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Tuesday 26 April 2011


Jealousy is the strangest beast. It lives inside of almost everyone, and it shapes and effects your relationships, your creativity, and your happiness in ways you can never predict.

And it comes along the minute you start pulling out and doing something different. If you act in a TV show, or write an inspiring article, or get invited to Will & Kate's wedding; sure, some people will be happy for you, some will be supportive, but some will be insanely jealous.

It can manifest itself in wildly different ways. Some people are obvious; they inhabit a wild inner monster and they storm forth criticising your work, denying your abilities, laughing at your efforts. Other times, it's more subtle. It can come as a withdrawal of support. The disappearance of the love.

They're both difficult to deal with. The angry monster version will often retract their words, or say "I only told you you're a talentless writer because I care and because I want the best for you". But of course, they've already attacked, they've bitten into you, only there's no prison for the jealous, apart from their own minds.

Similarly, the passive one who handles their jealousy through silence, through indifference, they're hurting you but in the process; they're also making themselves more miserable. People are jealous when they feel threatened. When they worry you're going to Hollywood and they're not, or your short story won the prize and theirs didn't quite cut it.

We all have it in us. Sometimes we're almost evil, vicious. It's hard to love. It's harder to admire. It's much easier to ridicule, to assume something bad about someone, to paint a picture which allows you to look down upon another.

Jealousy is a self fulfilling prophecy. If you're jealous that someone sold a script, or bought a big boat, or went on a great date; you're jealous because they are the things you want. But the act of jealousy and the horribleness you inflict pushes you further away from your goals.

When someone achieves something, it's a reflection on their talent and dedication. Or maybe it's not, maybe it's luck, or an injustice -- but it has nothing to do with your own journey.

Jealousy is when someone, without provocation, sabotages or criticises something they wish they achieved or owned or had access too. It's their own shit. And if they withdraw their support, you can't take that person's problems personally. You have to let them go, carry on forth. Your support, for the most part, needs to be internal. This industry, and most of life, is full of rejection. It's hard when it comes from people you dislike, it's worse when it comes from someone you respect. But when they're jealous, you know you're really achieving.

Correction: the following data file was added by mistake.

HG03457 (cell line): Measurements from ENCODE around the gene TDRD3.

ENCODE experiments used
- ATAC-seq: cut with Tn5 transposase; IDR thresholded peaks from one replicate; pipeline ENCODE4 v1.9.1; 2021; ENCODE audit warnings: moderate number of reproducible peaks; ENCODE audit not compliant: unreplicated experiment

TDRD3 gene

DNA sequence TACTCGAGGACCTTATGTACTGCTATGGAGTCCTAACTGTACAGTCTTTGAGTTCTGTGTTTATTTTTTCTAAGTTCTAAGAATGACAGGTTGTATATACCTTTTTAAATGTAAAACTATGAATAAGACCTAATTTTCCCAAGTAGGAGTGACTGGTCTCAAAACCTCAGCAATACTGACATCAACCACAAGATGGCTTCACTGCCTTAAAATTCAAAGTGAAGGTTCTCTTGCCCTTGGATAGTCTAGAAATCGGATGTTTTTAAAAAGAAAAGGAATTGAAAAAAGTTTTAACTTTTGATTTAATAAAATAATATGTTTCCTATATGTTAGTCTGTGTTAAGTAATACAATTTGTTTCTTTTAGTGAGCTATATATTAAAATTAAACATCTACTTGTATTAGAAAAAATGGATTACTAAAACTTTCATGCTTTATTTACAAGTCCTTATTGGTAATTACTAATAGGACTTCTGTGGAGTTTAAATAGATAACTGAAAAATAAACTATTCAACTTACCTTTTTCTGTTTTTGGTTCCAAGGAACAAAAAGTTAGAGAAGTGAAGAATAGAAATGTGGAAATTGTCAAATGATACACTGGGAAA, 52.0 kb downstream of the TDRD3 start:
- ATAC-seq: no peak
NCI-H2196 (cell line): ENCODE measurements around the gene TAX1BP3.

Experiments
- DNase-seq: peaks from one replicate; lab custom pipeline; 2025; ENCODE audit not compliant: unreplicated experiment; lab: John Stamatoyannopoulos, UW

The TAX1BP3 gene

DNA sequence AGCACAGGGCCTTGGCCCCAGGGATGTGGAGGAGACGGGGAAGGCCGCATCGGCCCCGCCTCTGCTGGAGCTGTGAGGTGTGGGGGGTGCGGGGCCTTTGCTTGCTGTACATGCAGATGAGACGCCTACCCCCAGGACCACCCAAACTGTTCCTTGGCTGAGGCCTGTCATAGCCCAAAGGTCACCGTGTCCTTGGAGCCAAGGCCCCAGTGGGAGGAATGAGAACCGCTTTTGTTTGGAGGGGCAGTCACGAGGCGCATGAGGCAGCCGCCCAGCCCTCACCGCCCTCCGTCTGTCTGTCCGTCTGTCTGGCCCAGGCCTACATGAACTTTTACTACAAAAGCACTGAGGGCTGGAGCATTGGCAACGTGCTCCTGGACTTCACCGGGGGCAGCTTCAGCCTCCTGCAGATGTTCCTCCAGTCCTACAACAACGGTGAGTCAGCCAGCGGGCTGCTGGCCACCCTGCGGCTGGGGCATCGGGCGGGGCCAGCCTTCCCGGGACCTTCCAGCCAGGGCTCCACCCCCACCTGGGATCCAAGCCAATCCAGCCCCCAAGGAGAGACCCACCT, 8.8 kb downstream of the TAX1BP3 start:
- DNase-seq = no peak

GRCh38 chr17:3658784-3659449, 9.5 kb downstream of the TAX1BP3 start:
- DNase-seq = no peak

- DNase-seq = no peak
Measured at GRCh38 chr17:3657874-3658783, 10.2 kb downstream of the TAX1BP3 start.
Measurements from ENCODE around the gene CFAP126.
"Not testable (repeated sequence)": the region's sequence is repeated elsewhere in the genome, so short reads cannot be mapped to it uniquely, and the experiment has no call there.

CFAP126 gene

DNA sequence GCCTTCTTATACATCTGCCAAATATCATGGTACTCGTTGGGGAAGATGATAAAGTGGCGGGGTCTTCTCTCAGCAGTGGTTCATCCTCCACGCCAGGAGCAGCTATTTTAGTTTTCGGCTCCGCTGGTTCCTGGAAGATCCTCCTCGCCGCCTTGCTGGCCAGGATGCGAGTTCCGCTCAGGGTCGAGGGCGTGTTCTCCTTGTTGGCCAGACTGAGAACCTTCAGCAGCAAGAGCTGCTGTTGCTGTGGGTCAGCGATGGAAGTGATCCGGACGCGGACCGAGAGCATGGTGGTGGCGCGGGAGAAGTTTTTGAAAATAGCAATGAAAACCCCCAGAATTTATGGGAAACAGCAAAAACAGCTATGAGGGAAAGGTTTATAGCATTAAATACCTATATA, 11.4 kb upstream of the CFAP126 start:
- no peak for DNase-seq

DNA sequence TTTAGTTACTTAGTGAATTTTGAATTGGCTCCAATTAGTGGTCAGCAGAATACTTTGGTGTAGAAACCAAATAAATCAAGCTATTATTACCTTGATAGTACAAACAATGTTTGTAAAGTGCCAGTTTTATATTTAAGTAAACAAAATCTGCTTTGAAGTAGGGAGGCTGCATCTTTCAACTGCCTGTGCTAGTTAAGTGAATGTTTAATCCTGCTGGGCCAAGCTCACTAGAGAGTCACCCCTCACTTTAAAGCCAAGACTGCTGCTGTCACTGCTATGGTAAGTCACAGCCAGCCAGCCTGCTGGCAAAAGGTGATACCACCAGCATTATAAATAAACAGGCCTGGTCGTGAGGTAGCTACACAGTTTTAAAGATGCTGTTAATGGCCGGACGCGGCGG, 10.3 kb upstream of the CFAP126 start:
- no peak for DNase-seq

As for ourselves, when we see someone doing good work, we need to tell them. Especially when they make our jealous-monster's awaken. Most people who are doing something good, or personal, or meaningful-- they are not getting the support they need. Despite the fantasticness of the lives they are creating, they are met only with the disdain of the envious people around them. Go a different way, tell them how magnificent they are. You'll help them be great, quicker, and you'll feel better inside.

Don't waste your time on jealousy. Sometimes you're ahead, sometimes you're behind. The race is long and, in the end, it's only with yourself.
-Mary Schmich


  1. Well said. This is written with such passion -almost of jumping off the screen- that I wonder if some specific act prompted this essay. Something done to you or by you?

    -- Curious in Boston.

  2. So, if someone criticises your work or doesn't offer unwavering support, they are just jealous of you? Long live schoolyard logic...

  3. Bruce: Nothing in particular, I don't think-- but I think it's one of those things that is often around us, been wanting to write on the topic for a while.

    TheUnwashedMass: No. That's not what I am saying. Sorry that I led you to believe I was implying all criticism is jealousy. That would be quite silly.

  4. I love it when people do well and have been disappointed when other people don't feel that way about my exploits. I do think most people would feel better if they supported the efforts of their friends even if they are not following a path they necessarily agree with.

  5. I've had a lot of "constructive criticism" in my life, mostly valid, some not.. and it took decades for me to recognise one from the other. I've also been blessed to know (or brush shoulders with) some truly talented people - do I envy them? You betcha'! They are the ones whom have inspired and focused me towards mine own elusive goals. See, thing is, every talent is unique, you cannot steal or plagerise it, it is owned solely by the creator. Jealousy, cruel words, and sour comments are, as you so rightly say, simply a mark of the insecurity from the lips of those that are (especially to their own minds)far less able. (shit, having read this back, do I ever sound so up myself?? Och well, too late now..)

    Exiting, scarlett-faced.